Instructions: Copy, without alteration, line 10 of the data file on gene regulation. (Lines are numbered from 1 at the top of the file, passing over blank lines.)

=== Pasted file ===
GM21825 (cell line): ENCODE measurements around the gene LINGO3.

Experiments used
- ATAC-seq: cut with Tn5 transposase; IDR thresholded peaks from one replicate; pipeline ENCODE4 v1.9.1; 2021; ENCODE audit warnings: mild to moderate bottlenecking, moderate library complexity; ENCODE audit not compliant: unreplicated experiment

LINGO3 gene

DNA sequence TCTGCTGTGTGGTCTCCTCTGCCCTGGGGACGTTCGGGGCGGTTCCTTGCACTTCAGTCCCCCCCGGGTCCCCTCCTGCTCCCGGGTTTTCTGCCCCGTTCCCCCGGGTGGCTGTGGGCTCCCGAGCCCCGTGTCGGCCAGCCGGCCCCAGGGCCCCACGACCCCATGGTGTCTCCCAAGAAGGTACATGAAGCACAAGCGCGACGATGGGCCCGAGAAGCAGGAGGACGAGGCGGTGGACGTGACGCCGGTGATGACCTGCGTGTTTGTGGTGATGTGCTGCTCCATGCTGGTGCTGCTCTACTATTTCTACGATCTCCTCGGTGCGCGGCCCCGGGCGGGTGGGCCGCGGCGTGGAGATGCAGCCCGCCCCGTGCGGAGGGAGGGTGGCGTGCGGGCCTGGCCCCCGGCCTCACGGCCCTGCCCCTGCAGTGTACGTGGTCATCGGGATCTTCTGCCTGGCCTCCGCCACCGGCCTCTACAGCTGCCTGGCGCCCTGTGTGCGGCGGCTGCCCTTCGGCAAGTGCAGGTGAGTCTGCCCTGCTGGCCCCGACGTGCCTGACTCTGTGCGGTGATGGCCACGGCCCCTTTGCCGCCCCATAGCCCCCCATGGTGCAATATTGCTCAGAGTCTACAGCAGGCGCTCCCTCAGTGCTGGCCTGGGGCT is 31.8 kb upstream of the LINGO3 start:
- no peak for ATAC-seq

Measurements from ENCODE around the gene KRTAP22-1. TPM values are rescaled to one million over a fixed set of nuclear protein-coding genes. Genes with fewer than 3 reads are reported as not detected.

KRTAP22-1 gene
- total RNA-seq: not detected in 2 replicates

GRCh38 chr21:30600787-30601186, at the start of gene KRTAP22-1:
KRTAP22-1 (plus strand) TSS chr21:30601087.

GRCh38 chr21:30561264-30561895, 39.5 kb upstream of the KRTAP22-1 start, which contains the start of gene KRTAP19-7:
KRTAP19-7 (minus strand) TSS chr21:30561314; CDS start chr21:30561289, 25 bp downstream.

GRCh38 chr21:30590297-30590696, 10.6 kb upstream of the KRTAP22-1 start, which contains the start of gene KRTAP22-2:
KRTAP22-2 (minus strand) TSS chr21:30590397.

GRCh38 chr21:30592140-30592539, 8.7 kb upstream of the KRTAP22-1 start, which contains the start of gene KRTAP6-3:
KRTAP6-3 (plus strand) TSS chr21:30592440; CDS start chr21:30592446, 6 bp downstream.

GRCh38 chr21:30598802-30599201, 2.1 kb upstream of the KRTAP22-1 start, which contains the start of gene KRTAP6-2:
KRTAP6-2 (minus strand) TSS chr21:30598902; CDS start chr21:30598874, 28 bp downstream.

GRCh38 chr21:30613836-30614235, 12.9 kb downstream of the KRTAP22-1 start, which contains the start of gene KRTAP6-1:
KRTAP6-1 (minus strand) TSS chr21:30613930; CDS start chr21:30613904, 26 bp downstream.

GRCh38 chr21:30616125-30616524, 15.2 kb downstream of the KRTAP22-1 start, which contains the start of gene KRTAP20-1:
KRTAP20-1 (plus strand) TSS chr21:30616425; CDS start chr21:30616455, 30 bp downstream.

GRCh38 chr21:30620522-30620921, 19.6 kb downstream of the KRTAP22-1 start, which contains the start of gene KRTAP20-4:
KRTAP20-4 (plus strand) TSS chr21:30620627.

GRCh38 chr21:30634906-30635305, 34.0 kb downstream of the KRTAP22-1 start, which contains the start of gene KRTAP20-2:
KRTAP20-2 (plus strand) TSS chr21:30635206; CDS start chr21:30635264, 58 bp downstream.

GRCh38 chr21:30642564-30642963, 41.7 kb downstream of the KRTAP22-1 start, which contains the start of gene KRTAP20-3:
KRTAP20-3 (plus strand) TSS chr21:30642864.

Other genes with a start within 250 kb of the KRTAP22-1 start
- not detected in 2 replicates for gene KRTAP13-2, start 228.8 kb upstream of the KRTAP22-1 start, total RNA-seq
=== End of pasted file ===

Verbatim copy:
GRCh38 chr21:30600787-30601186, at the start of gene KRTAP22-1: